- The Washington Times - Saturday, January 21, 2006


Storms wreak havoc across Europe

COPENHAGEN — Heavy snow, gusty winds and freezing cold continued to cause chaos across Northern Europe yesterday, disrupting air, road, ferry and rail traffic and even affecting royals trying to get to the christening of Denmark’s new prince in Copenhagen.

The region, which saw temperatures drop to as low as minus 44.7 Fahrenheit in the most northern parts, is accustomed to wintry weather and is well-equipped to cope with the conditions.

The ice and heavy snow forced the closure of Copenhagen airport, because it was impossible to de-ice aircraft wings.

Scandinavian Airlines System canceled virtually all flights from the airport yesterday, forcing Norwegian royals attending yesterday’s christening of Australian-born Princess Mary and Danish Crown Prince Frederik’s son to jump on an overnight train to Copenhagen from Oslo.


Kiev delays deal with Russia on gas

KIEV — Ukraine has delayed signing a new contract to buy Russian natural gas pending final agreement on pricing and other terms, and because of the Kiev parliament’s attempts to scuttle the deal, the prime minister said yesterday.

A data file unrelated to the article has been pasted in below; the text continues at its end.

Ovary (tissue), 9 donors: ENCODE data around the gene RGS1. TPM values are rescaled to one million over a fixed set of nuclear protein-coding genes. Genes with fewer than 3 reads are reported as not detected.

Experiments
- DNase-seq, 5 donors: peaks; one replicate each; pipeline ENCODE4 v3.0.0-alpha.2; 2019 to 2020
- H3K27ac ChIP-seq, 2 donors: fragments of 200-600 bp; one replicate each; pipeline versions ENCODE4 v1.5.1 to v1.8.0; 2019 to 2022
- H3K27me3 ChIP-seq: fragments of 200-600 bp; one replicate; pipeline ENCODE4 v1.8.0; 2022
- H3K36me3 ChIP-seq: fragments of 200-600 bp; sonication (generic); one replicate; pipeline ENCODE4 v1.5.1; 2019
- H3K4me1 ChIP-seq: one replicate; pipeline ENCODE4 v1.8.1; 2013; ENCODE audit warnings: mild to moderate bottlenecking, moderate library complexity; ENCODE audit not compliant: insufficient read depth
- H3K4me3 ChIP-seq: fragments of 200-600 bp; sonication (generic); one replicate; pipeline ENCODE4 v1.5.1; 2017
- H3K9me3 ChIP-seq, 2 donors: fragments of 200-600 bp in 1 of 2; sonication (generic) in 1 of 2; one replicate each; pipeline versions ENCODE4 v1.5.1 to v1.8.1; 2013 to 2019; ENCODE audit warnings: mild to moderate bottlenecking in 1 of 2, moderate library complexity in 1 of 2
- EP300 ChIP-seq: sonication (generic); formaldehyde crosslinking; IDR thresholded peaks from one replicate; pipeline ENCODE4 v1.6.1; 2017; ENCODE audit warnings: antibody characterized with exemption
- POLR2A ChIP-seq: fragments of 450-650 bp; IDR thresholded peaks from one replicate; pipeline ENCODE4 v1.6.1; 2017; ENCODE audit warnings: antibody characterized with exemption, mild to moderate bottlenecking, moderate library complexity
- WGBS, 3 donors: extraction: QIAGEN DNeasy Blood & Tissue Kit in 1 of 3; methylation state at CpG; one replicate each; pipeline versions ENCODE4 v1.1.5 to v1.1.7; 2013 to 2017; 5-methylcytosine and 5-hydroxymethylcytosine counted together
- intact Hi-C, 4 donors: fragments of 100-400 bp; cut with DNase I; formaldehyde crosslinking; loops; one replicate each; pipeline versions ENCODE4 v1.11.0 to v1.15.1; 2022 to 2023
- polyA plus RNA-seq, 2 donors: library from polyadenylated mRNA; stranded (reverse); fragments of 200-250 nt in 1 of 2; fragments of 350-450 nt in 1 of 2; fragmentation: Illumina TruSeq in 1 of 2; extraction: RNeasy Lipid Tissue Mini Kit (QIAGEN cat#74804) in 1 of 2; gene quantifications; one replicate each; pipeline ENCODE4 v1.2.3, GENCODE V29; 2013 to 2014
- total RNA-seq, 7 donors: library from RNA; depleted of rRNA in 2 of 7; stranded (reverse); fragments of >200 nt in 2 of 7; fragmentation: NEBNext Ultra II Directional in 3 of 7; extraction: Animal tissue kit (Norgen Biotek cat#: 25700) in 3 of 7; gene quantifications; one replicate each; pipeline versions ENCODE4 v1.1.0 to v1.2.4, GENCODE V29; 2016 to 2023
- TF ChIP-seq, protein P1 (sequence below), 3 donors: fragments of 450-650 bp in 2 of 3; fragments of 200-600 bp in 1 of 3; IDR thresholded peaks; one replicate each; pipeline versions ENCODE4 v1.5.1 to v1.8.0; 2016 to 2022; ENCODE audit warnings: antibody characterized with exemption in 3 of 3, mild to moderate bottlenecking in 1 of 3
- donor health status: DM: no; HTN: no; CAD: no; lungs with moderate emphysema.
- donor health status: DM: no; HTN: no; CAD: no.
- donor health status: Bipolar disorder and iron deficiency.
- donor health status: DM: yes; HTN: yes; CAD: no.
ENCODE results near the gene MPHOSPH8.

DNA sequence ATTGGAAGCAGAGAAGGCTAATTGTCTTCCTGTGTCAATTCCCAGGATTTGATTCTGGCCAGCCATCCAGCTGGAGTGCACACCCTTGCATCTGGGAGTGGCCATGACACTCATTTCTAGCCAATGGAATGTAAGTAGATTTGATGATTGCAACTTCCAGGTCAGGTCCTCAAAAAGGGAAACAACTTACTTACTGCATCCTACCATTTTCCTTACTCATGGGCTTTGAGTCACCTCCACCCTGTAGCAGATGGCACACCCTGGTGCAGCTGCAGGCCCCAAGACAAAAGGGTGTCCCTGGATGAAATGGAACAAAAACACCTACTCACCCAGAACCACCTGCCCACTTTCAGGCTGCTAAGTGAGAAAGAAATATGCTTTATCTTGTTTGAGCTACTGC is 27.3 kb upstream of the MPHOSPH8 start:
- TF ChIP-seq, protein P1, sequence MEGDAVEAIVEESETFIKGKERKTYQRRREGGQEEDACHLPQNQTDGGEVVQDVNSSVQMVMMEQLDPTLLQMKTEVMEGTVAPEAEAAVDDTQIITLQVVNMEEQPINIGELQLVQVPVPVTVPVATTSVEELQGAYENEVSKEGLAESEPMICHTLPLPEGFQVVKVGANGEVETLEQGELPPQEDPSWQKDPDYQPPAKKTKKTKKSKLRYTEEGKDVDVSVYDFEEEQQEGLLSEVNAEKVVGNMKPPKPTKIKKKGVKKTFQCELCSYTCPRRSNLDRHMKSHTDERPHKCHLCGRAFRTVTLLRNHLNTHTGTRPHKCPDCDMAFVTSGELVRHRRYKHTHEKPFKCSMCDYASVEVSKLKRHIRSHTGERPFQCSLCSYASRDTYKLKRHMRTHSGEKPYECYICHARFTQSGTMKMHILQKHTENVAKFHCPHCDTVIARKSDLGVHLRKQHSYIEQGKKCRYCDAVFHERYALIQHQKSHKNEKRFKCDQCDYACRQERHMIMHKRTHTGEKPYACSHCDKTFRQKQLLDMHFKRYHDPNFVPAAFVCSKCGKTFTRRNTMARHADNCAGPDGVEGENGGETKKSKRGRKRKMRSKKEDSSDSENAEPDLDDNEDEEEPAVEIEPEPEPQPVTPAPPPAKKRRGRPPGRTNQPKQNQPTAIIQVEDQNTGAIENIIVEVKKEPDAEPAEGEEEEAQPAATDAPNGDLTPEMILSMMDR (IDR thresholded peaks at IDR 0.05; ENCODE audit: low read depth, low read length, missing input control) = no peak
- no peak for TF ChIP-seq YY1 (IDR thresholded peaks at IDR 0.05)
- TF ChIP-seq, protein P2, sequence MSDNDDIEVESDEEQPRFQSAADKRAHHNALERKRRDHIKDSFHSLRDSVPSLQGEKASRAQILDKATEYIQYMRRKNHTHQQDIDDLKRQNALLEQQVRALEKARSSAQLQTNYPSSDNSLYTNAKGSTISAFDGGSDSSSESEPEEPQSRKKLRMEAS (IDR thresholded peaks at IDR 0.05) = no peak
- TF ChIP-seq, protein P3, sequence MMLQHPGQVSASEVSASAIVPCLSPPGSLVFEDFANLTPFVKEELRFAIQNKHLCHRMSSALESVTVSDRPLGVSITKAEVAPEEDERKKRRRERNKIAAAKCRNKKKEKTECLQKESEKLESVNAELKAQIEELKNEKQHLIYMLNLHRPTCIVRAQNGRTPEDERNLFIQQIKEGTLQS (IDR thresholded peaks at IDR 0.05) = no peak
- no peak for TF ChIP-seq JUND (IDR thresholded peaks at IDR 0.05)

Prime Minister Yuri Yekhanurov said Ukraine aimed to sign the deal with Russian gas giant Gazprom Wednesday. The accord, reached on Jan. 4 after a standoff with Moscow that saw supplies suspended, will almost double the price of gas.

“Unfortunately, we were unable to get the documents ready … . The first question is the price of gas, how prices are established and how long they are to remain in place,” Mr. Yekhanurov said in comments on Ukrainian television.


Zapatero sees end for ETA

MADRID — Spanish Prime Minister Jose Luis Rodriguez Zapatero yesterday said he was confident that the armed Basque separatist movement ETA would come to an end, even as Basque nationalists “gathered” for a congress by ETA’s political wing Batasuna, which was banned.

“It will be long, hard and difficult, but we will get there, and on that day, we will be able to say that we live completely and definitely in peace in the Basque country and in all of Spain,” Mr. Zapatero said during a meeting of his Socialist Party.

Mr. Zapatero’s comments came a few hours before Basque nationalists started gathering in front of the exhibition hall in Baracaldo, after the Spanish supreme court on Tuesday extended for two years a ban on the Batasuna political party and forbade it to hold its congress, which had been planned for yesterday.

Among the protesters at the alternative “meeting” were the main leaders of the banned party, Arnaldo Otegi, Joseba Permach and Joseba Alvarez, along with representatives of other nationalist organizations, such as Northern Ireland’s Sinn Fein.

From wire dispatches and staff reports

Sign up for Daily Newsletters

Manage Newsletters

Copyright © 2019 The Washington Times, LLC. Click here for reprint permission.

Please read our comment policy before commenting.


Click to Read More and View Comments

Click to Hide